One of the needs I recognised over the summer is that I don’t really have any small bags that I can take with me when I cycle, when I don’t want to carry a full bag, and what I’m wearing doesn’t have enough secure pockets. So I settled on a waist pack (aka “bum bag” or “fanny pack”) but one that I could sew in a more casual fabric so it’d look nice when I arrived, rather than screaming “I cycled here”!
Buckle up, because the story of this jacket starts four years when I received a remnant of Dashing Tweeds “Urban Shadow” tartan coating from a friend for Christmas. Now, if you’re not familiar with Dashing Tweeds, they’re a really cool company who’ve revived old tartan and twill patterns and modernised them with great colours and even some reflective threads woven in. The remnant I received was one of these “Lumatwill” designs, and has reflective threads running along all the horizontal yellow lines in the design.
I don’t tend to post about in-progress garment much anymore. I think part of the reason is that I tend to make projects quickly, so there’s not much to document and I roll any construction notes into the finished garment post, but also because I’m not not exactly light on garments to post about and it takes enough time putting together the ones I do share without adding any more to the To Blog pile!
But I’d been making a lot of quick garments in the past few months and decided I wanted something a bit more involved to sink my teeth into, so I started making a cape, using this Burda magazine pattern from 2011 (still available to buy as a pdf). I had some gorgeous teal wool coating a friend had bought for me in Tokyo in January, and I thought it paired really beautifully with some black and pink abstract tartan fabric I chose from Sew Essential as my #sewphotohop prize draw. It’s a lightweight John Kaldor satin with a lovely hand that you really could believe was silk, but alas, it doesn’t appear to be on the site any longer!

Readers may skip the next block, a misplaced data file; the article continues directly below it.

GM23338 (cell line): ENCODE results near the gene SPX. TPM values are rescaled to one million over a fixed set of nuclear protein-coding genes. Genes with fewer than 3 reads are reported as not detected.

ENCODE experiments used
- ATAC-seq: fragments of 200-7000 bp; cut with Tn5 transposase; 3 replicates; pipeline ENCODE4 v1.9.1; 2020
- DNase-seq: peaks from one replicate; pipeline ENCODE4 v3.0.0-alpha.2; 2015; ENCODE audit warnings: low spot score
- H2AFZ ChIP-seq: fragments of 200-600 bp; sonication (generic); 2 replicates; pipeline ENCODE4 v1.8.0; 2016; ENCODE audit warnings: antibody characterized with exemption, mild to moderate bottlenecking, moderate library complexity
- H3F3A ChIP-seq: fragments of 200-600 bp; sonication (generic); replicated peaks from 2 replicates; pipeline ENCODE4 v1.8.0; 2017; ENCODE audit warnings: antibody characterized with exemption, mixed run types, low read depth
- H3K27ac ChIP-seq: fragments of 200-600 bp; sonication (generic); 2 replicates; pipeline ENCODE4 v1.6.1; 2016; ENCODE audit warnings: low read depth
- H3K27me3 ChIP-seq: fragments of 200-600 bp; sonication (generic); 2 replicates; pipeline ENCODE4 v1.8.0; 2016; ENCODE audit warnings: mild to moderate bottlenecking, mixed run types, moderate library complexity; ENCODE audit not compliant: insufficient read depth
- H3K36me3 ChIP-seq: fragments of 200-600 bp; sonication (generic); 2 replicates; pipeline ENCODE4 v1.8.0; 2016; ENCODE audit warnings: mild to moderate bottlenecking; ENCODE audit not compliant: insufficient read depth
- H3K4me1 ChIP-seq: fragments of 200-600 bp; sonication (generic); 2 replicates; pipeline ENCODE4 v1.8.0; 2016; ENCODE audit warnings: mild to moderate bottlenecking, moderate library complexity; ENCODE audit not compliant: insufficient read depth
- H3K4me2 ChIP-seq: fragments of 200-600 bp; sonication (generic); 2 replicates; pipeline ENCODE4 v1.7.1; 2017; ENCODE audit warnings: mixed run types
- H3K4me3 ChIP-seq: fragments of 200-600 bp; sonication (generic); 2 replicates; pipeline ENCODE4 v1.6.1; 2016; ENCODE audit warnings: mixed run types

It’s September and that can mean only one thing – Oktoberfest and an issue crammed full of ugly dirndls, yay. Luckily for us, the rest of the patterns in this issue are continuing on Burda’s 2016-long winning streak so let’s take a look inside…
I’m slowly working through my pile of magazines (another four more to go!) but I wanted to share my picks from the latest Burda magazine before it becomes outdated and off the newsstands. But the short version is that this is another pretty good issue, and a fantastic one if you’re in the Plus size range!
I really liked the choice of orange and camel in this feature, but for me the standout is this pullover, made in felted wool, which also has the colour illustrated instructions this month. It’s paired with an interesting skirt which was colourblocked in another example, really showing off the V panel. On the right we’ve got a cape, which is really similar to Seamwork’s Camden cape in the current November 2015 issue (except the length, obviously).
I’m not quite sure how I feel about the top on the left with its unsusual, gathered collar area, but the trousers look just a bit too 1970s to me. It’s easily overlooked, but the cardigan on the right has a really interesting construction that isn’t apparent from just the front tech drawing or the photos. Check out those pattern pieces!
Happy Christmas! While not a holiday-specific make, I thought the colour of this outfit alone was rather festive and worthy of posting on Christmas Day itself. Enjoy! -melissa
Remember back in the summer when I made that cropped Manequim blazer with the matching wristlet to attend a friend’s wedding?
Well, I had a small amount of the textured green fabric leftover and I thought it might be nice to make a simple skirt to add to the jacket and bag so I could wear it as a smart skirt suit. Simple skirt patterns are a dime a dozen, but I really wanted to try out one in particular as it has a completely flat front and only two darts and an invisible zipper in the back. The only issue is that it’s unreleased, so I can’t tell you where it’s from yet, but I promise I’ll remind you and link back here when you’re able to buy it.
I don’t have many skirt suits as I don’t have much cause for business-wear, but I when I was making the jacket, I fondly recalled the silver cropped jacket and matching skirt I made back in 2010, and thought it might be a look worth recreating in green!